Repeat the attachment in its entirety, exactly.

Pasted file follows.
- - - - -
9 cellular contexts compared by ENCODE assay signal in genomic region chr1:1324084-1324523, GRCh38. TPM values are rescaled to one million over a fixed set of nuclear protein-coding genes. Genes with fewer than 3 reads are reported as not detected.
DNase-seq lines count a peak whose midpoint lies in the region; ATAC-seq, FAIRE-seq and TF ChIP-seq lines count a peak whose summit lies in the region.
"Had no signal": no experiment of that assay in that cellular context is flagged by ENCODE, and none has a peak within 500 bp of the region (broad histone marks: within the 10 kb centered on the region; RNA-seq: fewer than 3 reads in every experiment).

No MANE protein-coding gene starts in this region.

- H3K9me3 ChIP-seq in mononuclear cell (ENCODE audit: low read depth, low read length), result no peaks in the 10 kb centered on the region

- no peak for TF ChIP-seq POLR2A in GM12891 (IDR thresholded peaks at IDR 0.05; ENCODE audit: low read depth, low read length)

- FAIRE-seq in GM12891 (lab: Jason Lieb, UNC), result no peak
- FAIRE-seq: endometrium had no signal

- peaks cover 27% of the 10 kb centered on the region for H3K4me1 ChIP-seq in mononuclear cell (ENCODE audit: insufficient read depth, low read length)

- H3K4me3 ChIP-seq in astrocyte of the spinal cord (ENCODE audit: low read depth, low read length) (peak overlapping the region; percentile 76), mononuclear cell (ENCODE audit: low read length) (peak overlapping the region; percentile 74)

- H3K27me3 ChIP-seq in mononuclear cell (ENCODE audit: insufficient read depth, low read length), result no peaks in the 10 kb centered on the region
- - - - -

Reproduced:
9 cellular contexts compared by ENCODE assay signal in genomic region chr1:1324084-1324523, GRCh38. TPM values are rescaled to one million over a fixed set of nuclear protein-coding genes. Genes with fewer than 3 reads are reported as not detected.
DNase-seq lines count a peak whose midpoint lies in the region; ATAC-seq, FAIRE-seq and TF ChIP-seq lines count a peak whose summit lies in the region.
"Had no signal": no experiment of that assay in that cellular context is flagged by ENCODE, and none has a peak within 500 bp of the region (broad histone marks: within the 10 kb centered on the region; RNA-seq: fewer than 3 reads in every experiment).

No MANE protein-coding gene starts in this region.

- H3K9me3 ChIP-seq in mononuclear cell (ENCODE audit: low read depth, low read length), result no peaks in the 10 kb centered on the region

- no peak for TF ChIP-seq POLR2A in GM12891 (IDR thresholded peaks at IDR 0.05; ENCODE audit: low read depth, low read length)

- FAIRE-seq in GM12891 (lab: Jason Lieb, UNC), result no peak
- FAIRE-seq: endometrium had no signal

- peaks cover 27% of the 10 kb centered on the region for H3K4me1 ChIP-seq in mononuclear cell (ENCODE audit: insufficient read depth, low read length)

- H3K4me3 ChIP-seq in astrocyte of the spinal cord (ENCODE audit: low read depth, low read length) (peak overlapping the region; percentile 76), mononuclear cell (ENCODE audit: low read length) (peak overlapping the region; percentile 74)

- H3K27me3 ChIP-seq in mononuclear cell (ENCODE audit: insufficient read depth, low read length), result no peaks in the 10 kb centered on the region